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Published: Fri, 02 Feb 2018
Reliance on exclusion clauses
A party may only rely on an exclusion clause if:-
2. It must cover the loss excluded by the exclusion clause
3. The Unfair Contract Terms Act 1977 and Unfair Terms in Consumer Contracts Regulations 1999 do not make the exclusion clause void
– There is automatic incorporation of terms in a signed document.
L’Estrange v Graucob  – A person who signs a document is bound by it regardless of whether he read it in the absence of fraud/misrepresentation.
Curtis v Chemical Cleaning Co  – Where there was a misrepresentation as to the written term the non-innocent party could not rely on the exemption clause.
– Reasonable and sufficient notice of the exclusion clause must be given. [This means that actual notice need not be given where reasonable and sufficient notice has been given!].
(i) Must be contained in a contractual document i.e. a document a reasonable person would expect to contain contractual terms. A receipt is not usually considered to be such a document.
Parker v South Eastern Railway :-
If the person receiving the ticket did not see or know there was any writing, he is not bound by the conditions.
If he knew there was writing and knew or believed that the writing contained conditions he is bound by the conditions.
If he knew there was writing, but did not know or believe that the writing contained conditions, nevertheless he would be bound, if the delivering of the ticket to him in such a manner that he could see that there was writing upon it, was reasonable notice that the writing contained conditions.
Chappleton v Barry UDC 
– Deck chair case – Ticket contained conditions – was a mere receipt and there was insufficient notice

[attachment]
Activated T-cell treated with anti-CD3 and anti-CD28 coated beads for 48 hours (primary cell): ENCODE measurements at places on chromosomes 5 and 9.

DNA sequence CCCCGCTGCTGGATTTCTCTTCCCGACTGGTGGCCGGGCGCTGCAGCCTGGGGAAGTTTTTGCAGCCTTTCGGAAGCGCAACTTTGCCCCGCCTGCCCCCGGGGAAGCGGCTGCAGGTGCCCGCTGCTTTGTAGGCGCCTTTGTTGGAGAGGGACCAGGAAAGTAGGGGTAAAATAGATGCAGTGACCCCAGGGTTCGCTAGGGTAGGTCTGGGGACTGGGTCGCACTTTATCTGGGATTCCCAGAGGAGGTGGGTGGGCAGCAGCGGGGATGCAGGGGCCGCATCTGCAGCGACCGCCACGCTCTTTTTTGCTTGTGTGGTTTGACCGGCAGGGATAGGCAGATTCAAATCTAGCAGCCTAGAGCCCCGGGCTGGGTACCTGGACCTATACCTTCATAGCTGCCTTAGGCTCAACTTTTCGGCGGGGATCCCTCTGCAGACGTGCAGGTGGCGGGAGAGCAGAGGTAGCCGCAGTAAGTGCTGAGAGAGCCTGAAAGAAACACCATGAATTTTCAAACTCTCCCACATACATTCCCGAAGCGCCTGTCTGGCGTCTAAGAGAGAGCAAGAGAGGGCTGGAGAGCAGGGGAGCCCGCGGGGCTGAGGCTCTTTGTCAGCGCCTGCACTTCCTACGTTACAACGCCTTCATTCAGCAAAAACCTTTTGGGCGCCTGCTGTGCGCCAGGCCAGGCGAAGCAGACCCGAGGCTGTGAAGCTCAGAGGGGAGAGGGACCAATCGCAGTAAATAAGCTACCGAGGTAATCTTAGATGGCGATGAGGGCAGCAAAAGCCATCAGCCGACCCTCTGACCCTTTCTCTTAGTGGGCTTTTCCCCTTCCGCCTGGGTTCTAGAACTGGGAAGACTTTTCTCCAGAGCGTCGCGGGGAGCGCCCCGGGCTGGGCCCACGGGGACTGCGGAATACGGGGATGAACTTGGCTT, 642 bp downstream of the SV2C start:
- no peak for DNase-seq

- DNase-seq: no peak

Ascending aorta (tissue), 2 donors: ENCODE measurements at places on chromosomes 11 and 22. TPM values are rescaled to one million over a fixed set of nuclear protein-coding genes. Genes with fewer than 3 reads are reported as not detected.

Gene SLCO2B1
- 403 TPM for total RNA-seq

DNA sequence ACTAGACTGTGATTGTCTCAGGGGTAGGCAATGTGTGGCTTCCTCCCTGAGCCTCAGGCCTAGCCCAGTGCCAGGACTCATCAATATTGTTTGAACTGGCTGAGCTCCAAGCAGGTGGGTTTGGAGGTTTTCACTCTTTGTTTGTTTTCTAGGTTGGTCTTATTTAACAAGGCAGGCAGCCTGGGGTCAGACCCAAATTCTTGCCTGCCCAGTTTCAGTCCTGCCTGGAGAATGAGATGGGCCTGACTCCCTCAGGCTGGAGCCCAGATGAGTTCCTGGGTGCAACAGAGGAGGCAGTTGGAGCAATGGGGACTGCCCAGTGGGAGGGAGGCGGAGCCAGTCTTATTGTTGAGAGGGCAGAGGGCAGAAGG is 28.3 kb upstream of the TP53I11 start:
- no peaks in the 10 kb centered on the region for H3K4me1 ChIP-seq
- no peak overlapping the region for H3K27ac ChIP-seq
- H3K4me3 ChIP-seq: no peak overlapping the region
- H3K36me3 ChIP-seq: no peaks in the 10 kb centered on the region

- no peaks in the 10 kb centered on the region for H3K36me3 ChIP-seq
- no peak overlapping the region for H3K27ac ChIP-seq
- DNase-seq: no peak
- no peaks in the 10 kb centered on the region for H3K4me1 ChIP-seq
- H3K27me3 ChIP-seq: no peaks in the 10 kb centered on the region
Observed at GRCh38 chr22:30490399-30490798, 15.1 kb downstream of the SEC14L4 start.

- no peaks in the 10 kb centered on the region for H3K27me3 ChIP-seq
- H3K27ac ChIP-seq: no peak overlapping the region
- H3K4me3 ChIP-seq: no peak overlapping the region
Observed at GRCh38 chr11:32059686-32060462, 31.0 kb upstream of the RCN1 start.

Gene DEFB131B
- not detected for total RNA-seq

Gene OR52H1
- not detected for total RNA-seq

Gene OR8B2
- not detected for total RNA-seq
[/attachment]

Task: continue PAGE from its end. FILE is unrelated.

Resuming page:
(ii) The fact that the exclusion clause exists must be brought to the notice of the other party before or at the time the contract is entered into.
Olley v Marlborough Court 
– Here there was a notice on the back of a door in a hotel room saying guests leave valuable items in their hotel room at their own risk.
– Contract was made in the hall of the hotel before the plaintiff entered her bedroom and before she had an opportunity to see the notice. [Effectively the contract had already been considered as concluded by both parties and so this new term in the hotel room was not adequate notice].
(iii) Reasonably sufficient notice of the exclusion clause must be given
Thompson v LMS Railway 
– Excursion ticket referred to conditions and regulations on the timetable – was incorporated
Thornton v Shoe Lane Parking 
– Claimant drove into defendant’s car park and an automatic machine gave a ticket stating it was issued subject to conditions displayed in the car park – conditions inside the car park were in small print and one of them excluded liability for damages to vehicles or injury to customers
– Lord Denning said that the clause was so wide and destructive that “In order to give sufficient notice, it would need to be printed in red ink with a red hand pointing to it – or something equally startling”.
Interfoto Picture Library v Stiletto Ltd 
– Claimant ordered transparencies from the defendant. The transparencies are accompanied by a delivery note which contained a number of conditions. Condition 2 provided a £5 per day holding fee was payable for each transparency retained after 14 days.
– The Court of Appeal held Interfoto had not taken reasonable steps to bring such an unusual, unreasonable and onerous term to Stiletto’s ntice.
– Interfoto were awarded £3.50 per week on a quantum meruit basis.
– Even where there is insufficient notice of an exclusion clause a previous consistent course of dealing between the parties on the same terms may save the clause.